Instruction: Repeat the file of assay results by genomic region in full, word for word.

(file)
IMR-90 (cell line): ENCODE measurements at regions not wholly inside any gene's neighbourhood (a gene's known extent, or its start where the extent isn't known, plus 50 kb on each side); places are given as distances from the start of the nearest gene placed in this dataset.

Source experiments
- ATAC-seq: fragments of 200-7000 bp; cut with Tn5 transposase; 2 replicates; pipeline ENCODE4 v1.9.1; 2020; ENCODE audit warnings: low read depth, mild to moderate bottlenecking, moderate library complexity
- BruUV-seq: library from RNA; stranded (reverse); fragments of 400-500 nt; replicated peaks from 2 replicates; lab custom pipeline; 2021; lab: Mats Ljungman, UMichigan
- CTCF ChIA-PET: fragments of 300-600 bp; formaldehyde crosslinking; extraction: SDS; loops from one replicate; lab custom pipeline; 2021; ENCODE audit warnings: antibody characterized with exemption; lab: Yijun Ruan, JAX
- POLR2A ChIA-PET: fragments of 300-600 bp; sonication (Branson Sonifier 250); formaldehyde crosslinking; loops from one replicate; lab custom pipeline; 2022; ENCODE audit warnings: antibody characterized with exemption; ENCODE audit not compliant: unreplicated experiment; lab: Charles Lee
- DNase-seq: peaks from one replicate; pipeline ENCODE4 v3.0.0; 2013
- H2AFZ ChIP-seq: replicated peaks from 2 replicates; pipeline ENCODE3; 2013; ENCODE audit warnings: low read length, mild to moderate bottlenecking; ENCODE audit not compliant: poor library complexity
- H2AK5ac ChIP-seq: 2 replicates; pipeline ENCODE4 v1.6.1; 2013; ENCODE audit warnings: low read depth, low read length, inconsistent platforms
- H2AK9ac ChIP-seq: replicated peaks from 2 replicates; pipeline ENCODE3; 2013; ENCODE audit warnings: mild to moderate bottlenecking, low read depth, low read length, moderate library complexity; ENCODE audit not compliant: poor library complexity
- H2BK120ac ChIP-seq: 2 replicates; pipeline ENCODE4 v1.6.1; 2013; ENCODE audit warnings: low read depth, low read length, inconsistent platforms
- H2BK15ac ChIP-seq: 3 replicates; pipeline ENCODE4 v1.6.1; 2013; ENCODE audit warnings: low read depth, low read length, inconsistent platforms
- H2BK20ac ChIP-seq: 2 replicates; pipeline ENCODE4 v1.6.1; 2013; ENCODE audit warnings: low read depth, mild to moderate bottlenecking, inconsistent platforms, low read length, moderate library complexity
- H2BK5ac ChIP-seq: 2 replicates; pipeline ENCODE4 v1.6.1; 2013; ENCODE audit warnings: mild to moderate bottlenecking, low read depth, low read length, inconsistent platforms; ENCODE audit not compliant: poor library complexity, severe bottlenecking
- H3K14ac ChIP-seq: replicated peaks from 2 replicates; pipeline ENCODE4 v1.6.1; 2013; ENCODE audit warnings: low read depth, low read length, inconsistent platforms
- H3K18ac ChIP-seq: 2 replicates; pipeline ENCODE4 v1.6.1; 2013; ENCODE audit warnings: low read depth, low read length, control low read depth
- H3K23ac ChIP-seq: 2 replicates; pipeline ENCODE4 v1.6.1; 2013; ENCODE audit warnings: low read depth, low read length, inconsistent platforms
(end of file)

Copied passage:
IMR-90 (cell line): ENCODE measurements at regions not wholly inside any gene's neighbourhood (a gene's known extent, or its start where the extent isn't known, plus 50 kb on each side); places are given as distances from the start of the nearest gene placed in this dataset.

Source experiments
- ATAC-seq: fragments of 200-7000 bp; cut with Tn5 transposase; 2 replicates; pipeline ENCODE4 v1.9.1; 2020; ENCODE audit warnings: low read depth, mild to moderate bottlenecking, moderate library complexity
- BruUV-seq: library from RNA; stranded (reverse); fragments of 400-500 nt; replicated peaks from 2 replicates; lab custom pipeline; 2021; lab: Mats Ljungman, UMichigan
- CTCF ChIA-PET: fragments of 300-600 bp; formaldehyde crosslinking; extraction: SDS; loops from one replicate; lab custom pipeline; 2021; ENCODE audit warnings: antibody characterized with exemption; lab: Yijun Ruan, JAX
- POLR2A ChIA-PET: fragments of 300-600 bp; sonication (Branson Sonifier 250); formaldehyde crosslinking; loops from one replicate; lab custom pipeline; 2022; ENCODE audit warnings: antibody characterized with exemption; ENCODE audit not compliant: unreplicated experiment; lab: Charles Lee
- DNase-seq: peaks from one replicate; pipeline ENCODE4 v3.0.0; 2013
- H2AFZ ChIP-seq: replicated peaks from 2 replicates; pipeline ENCODE3; 2013; ENCODE audit warnings: low read length, mild to moderate bottlenecking; ENCODE audit not compliant: poor library complexity
- H2AK5ac ChIP-seq: 2 replicates; pipeline ENCODE4 v1.6.1; 2013; ENCODE audit warnings: low read depth, low read length, inconsistent platforms
- H2AK9ac ChIP-seq: replicated peaks from 2 replicates; pipeline ENCODE3; 2013; ENCODE audit warnings: mild to moderate bottlenecking, low read depth, low read length, moderate library complexity; ENCODE audit not compliant: poor library complexity
- H2BK120ac ChIP-seq: 2 replicates; pipeline ENCODE4 v1.6.1; 2013; ENCODE audit warnings: low read depth, low read length, inconsistent platforms
- H2BK15ac ChIP-seq: 3 replicates; pipeline ENCODE4 v1.6.1; 2013; ENCODE audit warnings: low read depth, low read length, inconsistent platforms
- H2BK20ac ChIP-seq: 2 replicates; pipeline ENCODE4 v1.6.1; 2013; ENCODE audit warnings: low read depth, mild to moderate bottlenecking, inconsistent platforms, low read length, moderate library complexity
- H2BK5ac ChIP-seq: 2 replicates; pipeline ENCODE4 v1.6.1; 2013; ENCODE audit warnings: mild to moderate bottlenecking, low read depth, low read length, inconsistent platforms; ENCODE audit not compliant: poor library complexity, severe bottlenecking
- H3K14ac ChIP-seq: replicated peaks from 2 replicates; pipeline ENCODE4 v1.6.1; 2013; ENCODE audit warnings: low read depth, low read length, inconsistent platforms
- H3K18ac ChIP-seq: 2 replicates; pipeline ENCODE4 v1.6.1; 2013; ENCODE audit warnings: low read depth, low read length, control low read depth
- H3K23ac ChIP-seq: 2 replicates; pipeline ENCODE4 v1.6.1; 2013; ENCODE audit warnings: low read depth, low read length, inconsistent platforms